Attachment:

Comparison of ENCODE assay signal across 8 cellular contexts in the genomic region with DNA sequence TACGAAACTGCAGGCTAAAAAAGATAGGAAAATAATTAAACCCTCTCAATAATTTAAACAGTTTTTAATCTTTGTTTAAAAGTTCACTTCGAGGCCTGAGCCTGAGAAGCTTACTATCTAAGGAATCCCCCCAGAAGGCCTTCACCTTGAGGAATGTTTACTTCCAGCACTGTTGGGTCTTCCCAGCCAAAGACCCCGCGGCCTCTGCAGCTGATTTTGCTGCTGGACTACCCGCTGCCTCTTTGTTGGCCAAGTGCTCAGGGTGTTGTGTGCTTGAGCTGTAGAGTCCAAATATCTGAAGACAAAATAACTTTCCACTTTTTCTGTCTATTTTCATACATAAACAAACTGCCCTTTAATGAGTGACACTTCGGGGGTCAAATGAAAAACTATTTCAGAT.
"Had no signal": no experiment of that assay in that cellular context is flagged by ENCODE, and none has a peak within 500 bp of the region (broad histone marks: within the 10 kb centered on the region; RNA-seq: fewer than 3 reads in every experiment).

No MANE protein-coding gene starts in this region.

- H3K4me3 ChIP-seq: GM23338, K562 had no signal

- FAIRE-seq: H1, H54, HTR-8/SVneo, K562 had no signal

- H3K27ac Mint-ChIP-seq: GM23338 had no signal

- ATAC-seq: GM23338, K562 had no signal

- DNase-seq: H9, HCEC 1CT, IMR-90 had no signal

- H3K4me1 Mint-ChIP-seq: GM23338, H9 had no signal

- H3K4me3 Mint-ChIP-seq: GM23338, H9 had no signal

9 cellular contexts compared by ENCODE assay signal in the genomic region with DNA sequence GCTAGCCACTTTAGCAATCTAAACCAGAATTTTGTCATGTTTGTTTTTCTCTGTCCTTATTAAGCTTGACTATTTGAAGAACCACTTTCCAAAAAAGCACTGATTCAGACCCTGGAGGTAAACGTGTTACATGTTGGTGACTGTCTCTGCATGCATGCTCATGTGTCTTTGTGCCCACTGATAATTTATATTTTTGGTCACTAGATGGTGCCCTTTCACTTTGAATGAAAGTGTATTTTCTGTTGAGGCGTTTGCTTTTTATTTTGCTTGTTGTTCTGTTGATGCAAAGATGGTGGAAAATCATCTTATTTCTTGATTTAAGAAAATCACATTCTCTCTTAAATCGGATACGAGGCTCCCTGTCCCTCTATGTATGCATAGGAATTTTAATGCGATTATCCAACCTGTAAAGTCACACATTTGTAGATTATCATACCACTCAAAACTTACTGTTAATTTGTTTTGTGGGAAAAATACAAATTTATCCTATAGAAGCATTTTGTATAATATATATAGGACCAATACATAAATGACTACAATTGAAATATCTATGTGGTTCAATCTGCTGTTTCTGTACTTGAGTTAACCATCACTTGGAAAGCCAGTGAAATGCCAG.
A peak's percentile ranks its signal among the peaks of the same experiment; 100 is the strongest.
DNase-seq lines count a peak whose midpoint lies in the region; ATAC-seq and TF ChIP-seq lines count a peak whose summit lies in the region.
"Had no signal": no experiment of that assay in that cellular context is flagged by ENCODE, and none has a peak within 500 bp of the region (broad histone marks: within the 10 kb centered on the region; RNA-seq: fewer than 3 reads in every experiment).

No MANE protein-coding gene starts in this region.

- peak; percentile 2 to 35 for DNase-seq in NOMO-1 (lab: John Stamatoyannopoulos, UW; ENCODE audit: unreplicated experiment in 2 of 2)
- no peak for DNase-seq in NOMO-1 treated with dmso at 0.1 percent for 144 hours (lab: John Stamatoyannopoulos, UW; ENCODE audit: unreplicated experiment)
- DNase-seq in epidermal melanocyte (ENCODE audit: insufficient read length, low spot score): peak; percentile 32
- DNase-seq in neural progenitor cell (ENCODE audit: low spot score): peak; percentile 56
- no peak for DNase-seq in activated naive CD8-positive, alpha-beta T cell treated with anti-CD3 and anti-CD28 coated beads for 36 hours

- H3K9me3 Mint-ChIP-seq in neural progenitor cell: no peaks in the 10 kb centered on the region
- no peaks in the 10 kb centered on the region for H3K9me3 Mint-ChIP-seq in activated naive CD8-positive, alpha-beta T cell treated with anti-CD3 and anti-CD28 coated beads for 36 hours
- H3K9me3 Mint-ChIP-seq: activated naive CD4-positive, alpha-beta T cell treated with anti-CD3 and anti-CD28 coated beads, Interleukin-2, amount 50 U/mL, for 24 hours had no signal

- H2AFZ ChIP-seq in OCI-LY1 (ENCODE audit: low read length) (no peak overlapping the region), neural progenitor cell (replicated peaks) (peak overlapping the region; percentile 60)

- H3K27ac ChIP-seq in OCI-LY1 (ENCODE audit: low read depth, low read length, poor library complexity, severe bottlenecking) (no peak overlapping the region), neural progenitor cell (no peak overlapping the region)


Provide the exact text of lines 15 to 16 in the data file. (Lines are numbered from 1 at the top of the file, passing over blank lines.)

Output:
No MANE protein-coding gene starts in this region.

- peak; percentile 2 to 35 for DNase-seq in NOMO-1 (lab: John Stamatoyannopoulos, UW; ENCODE audit: unreplicated experiment in 2 of 2)